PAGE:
Sunday, November 20, 2011

Writers Beware...Book Country









There are several businesses and services popping up, with the rise in self-publishing. One of those is the new Book Country initiative by Penguin.




Now, Book Country has been around for a while, but Penguin only recently started offering self-publishing services. Basically, depending upon the service you BUY, they guide you on how to set up your manuscript, format it for all the separate outlets for sale, let you create your cover on their software, then disburse it. The packages they offer are:




--$99- they provide you with the tools to format your manuscript, you upload the manuscript to them, and they distribute it. E-book only.


--$299- again, they provide you the tools to format your manuscript, this time for e-book and print. They provide you with tools to create your cover, and tips on marketing.


--$549- you send them your manuscript, and they do everything for you.






Now, if the fees were the end of it, I probably wouldn't be upset. They provide a service, you pay for it. Fine. Instead, you have to sign a contract, forking over 30% of whatever you make.


All of the 'tools' they provide to learn how to format your manuscript, you can find on Smashwords for free. You can find covers for ebooks for $20 and up. Editing services can range from a few bucks up to several hundred. My point is, it can all be done for less than Penguin is advertising, and the services certainly shouldn't cost you royalties for the life of the book. They don't advertise for you anywhere other than the Book Country site, there is no service for issues that arise later, no follow through on anything.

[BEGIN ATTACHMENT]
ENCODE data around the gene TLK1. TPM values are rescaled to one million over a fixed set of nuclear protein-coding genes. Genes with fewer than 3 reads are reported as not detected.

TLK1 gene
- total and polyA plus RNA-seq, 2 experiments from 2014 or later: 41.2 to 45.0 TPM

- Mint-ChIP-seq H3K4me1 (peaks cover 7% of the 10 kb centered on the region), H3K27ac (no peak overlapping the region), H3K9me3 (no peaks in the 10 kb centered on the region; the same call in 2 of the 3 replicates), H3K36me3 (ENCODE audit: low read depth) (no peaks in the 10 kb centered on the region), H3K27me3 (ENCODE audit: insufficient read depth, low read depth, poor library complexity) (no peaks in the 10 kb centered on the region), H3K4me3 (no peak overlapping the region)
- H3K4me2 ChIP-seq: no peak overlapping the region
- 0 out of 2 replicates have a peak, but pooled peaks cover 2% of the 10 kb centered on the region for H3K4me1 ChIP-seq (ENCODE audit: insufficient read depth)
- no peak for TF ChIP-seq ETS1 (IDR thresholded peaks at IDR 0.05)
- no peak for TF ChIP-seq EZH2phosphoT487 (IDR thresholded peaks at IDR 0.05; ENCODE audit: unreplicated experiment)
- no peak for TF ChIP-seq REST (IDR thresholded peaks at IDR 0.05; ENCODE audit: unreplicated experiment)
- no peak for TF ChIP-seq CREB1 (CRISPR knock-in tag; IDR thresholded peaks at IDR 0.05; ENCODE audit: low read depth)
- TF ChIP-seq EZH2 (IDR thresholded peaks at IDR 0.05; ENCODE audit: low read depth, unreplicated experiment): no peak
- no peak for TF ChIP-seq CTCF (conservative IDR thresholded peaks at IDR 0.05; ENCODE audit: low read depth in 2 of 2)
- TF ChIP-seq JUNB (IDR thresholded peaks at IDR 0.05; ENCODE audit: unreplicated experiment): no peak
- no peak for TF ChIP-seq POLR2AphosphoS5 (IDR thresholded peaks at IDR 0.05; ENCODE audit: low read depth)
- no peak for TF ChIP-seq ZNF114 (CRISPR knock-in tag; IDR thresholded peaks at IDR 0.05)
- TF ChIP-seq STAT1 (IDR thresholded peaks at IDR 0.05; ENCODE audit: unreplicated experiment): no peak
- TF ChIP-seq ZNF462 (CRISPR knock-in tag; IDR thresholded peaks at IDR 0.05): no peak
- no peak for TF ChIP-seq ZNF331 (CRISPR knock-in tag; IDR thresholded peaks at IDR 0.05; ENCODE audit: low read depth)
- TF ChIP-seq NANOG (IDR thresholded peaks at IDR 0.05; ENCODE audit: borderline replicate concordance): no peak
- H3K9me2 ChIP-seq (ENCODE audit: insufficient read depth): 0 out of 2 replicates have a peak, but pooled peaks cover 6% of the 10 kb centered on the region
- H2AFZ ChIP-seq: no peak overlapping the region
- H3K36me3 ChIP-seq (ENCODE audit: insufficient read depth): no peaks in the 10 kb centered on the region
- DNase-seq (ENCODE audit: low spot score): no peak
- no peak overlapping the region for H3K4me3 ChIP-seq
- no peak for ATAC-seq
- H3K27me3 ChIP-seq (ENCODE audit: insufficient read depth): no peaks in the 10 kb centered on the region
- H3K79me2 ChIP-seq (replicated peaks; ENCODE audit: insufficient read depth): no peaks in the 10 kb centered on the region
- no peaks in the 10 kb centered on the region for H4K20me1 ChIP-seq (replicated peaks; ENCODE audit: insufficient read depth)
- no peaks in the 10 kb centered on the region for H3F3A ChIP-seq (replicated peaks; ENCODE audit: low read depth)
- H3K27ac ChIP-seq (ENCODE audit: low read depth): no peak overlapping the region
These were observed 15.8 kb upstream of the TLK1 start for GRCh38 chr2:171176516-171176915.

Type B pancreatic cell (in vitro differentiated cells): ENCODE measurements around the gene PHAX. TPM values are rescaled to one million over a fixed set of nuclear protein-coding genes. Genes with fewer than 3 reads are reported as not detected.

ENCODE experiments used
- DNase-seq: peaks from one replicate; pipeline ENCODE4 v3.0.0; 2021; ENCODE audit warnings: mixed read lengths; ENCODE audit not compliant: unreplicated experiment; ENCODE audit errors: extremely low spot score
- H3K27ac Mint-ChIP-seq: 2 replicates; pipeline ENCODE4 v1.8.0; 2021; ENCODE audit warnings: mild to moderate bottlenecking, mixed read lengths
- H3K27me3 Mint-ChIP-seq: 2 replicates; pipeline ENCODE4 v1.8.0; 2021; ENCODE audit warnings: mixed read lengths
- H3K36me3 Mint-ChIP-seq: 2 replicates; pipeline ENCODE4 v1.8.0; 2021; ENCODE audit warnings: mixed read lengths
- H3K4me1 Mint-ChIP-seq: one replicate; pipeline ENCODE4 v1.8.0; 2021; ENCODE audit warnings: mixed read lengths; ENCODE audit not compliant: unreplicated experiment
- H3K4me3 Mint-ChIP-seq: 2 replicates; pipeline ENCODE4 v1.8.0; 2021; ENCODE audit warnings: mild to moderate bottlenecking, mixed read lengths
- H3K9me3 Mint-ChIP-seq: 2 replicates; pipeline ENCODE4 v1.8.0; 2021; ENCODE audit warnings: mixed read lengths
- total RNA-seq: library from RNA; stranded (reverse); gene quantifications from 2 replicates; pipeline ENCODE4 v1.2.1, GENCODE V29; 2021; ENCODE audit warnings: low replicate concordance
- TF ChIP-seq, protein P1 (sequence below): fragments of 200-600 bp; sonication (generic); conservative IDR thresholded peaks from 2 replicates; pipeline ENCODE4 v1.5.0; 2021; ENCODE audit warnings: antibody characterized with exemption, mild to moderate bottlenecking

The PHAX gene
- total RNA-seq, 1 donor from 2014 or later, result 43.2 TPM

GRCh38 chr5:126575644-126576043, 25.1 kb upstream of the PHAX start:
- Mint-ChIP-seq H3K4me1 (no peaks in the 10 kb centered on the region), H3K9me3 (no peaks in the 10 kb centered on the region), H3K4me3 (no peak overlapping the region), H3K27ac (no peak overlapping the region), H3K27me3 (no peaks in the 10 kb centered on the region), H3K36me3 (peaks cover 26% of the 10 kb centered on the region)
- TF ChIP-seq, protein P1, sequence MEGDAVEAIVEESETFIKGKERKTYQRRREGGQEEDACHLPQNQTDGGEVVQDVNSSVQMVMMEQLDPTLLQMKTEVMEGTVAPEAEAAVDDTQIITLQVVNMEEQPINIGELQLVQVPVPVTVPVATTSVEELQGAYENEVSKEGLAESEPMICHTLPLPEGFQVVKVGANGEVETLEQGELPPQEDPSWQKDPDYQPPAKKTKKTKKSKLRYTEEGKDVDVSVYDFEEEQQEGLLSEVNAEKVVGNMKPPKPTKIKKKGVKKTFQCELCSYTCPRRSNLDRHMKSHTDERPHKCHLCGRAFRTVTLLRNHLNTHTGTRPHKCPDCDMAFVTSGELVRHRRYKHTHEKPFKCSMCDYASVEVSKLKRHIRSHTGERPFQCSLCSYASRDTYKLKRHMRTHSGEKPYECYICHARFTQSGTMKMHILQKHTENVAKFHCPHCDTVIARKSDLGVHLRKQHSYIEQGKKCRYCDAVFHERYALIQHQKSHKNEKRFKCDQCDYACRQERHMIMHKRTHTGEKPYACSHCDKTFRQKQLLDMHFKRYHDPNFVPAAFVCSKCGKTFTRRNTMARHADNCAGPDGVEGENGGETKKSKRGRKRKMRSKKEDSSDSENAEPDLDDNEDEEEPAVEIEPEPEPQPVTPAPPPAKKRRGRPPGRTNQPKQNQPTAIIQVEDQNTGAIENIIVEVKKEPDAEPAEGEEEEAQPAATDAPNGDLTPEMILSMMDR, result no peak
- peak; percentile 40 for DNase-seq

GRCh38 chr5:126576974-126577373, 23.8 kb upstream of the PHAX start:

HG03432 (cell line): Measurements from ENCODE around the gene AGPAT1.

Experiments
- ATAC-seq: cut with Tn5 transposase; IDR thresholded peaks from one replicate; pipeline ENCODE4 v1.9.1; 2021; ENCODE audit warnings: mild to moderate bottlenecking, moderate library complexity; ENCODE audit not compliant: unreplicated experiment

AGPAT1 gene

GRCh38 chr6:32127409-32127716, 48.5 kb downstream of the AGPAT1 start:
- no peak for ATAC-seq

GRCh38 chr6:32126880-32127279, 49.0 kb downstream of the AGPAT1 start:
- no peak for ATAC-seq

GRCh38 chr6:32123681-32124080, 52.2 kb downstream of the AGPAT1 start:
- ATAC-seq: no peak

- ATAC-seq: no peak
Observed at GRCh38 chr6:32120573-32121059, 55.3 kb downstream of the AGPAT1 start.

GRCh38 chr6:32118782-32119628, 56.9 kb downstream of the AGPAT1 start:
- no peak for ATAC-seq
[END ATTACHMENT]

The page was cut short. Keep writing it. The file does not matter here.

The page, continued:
If you put out a book priced at $2.99, through Amazon, you, the author, keep $2.05. But if you use Book Country, they take 30% of your royalties, so you will make $1.47 per copy. Now, $.58 is a lot of money over the length of a contract.




I worry that people will want the Penguin logo on their book, and will sign anything to get it.




I'll give you the example Joe Konrath used on his site. 'I've sold 500,000 ebooks. If I'd published with Book Country, they would have taken $290,000 in royalties from me. That's just awful. '
I worry that people will be so excited to have the opportunity to have Penguin put their stamp on their self-pubbed book, and will rush into something they will regret years down the road.




If you want to self-pub a book, take the time you need to do it correctly. Don't jump onto a bandwagon because of a name, and be sure to read any contract you enter into VERY carefully. This is your financial future you are gambling, so take the time to plot it correctly.

1 comment:

Cecilia M. said...

Hi,

Thank you for sharing this post. The certain allure of having Penguin stamp on the book might draw people to sign the contract. As a soon to be self-published author,I'm just glad I learned of the cons, which are much much more than the pros of self-publishing.

I wouldn't want to miss gems of information like this. New follower.
CeCe